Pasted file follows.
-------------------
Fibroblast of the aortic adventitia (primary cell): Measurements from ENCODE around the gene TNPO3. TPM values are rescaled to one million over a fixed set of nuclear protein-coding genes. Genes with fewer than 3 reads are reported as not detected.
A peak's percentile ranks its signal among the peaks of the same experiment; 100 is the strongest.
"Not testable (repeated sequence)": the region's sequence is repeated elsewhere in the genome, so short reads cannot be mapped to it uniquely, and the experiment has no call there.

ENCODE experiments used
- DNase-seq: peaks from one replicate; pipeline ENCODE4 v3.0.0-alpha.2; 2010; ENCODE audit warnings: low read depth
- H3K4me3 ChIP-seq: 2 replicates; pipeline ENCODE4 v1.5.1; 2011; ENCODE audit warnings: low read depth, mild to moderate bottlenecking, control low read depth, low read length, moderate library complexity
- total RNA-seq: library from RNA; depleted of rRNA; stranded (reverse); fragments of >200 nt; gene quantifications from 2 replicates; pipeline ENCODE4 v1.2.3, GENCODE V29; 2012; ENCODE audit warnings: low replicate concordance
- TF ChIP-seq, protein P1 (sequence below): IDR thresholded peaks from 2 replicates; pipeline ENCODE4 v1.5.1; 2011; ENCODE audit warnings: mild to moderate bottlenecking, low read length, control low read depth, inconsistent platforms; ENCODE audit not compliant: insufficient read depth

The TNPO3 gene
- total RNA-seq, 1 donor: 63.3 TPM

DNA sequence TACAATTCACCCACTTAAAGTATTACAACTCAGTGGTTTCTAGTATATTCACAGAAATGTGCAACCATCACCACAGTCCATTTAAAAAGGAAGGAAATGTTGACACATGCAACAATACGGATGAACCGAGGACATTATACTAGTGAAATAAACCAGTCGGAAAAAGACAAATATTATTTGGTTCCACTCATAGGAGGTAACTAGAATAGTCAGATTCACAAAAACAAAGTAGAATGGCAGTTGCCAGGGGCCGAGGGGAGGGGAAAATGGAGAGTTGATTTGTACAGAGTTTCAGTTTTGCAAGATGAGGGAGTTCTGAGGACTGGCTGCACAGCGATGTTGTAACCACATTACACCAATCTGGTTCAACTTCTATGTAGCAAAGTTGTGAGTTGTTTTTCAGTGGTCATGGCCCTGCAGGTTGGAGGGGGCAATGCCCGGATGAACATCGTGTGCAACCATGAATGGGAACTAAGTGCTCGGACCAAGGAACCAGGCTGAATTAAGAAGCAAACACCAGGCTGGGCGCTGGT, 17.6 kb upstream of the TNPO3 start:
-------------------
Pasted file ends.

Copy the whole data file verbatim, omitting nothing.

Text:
Fibroblast of the aortic adventitia (primary cell): Measurements from ENCODE around the gene TNPO3. TPM values are rescaled to one million over a fixed set of nuclear protein-coding genes. Genes with fewer than 3 reads are reported as not detected.
A peak's percentile ranks its signal among the peaks of the same experiment; 100 is the strongest.
"Not testable (repeated sequence)": the region's sequence is repeated elsewhere in the genome, so short reads cannot be mapped to it uniquely, and the experiment has no call there.

ENCODE experiments used
- DNase-seq: peaks from one replicate; pipeline ENCODE4 v3.0.0-alpha.2; 2010; ENCODE audit warnings: low read depth
- H3K4me3 ChIP-seq: 2 replicates; pipeline ENCODE4 v1.5.1; 2011; ENCODE audit warnings: low read depth, mild to moderate bottlenecking, control low read depth, low read length, moderate library complexity
- total RNA-seq: library from RNA; depleted of rRNA; stranded (reverse); fragments of >200 nt; gene quantifications from 2 replicates; pipeline ENCODE4 v1.2.3, GENCODE V29; 2012; ENCODE audit warnings: low replicate concordance
- TF ChIP-seq, protein P1 (sequence below): IDR thresholded peaks from 2 replicates; pipeline ENCODE4 v1.5.1; 2011; ENCODE audit warnings: mild to moderate bottlenecking, low read length, control low read depth, inconsistent platforms; ENCODE audit not compliant: insufficient read depth

The TNPO3 gene
- total RNA-seq, 1 donor: 63.3 TPM

DNA sequence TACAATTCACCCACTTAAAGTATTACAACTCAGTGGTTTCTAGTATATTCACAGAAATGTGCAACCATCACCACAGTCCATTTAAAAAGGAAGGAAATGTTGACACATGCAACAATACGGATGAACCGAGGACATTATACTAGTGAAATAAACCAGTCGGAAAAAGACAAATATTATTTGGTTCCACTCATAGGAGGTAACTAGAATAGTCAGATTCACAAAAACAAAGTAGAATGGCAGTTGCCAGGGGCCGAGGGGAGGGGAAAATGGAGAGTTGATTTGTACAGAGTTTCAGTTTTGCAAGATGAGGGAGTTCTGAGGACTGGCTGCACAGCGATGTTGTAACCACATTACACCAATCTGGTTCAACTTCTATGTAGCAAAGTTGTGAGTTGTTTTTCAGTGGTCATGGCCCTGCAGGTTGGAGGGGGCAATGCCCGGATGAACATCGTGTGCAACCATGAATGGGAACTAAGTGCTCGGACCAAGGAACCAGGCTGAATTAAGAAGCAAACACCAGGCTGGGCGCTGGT, 17.6 kb upstream of the TNPO3 start: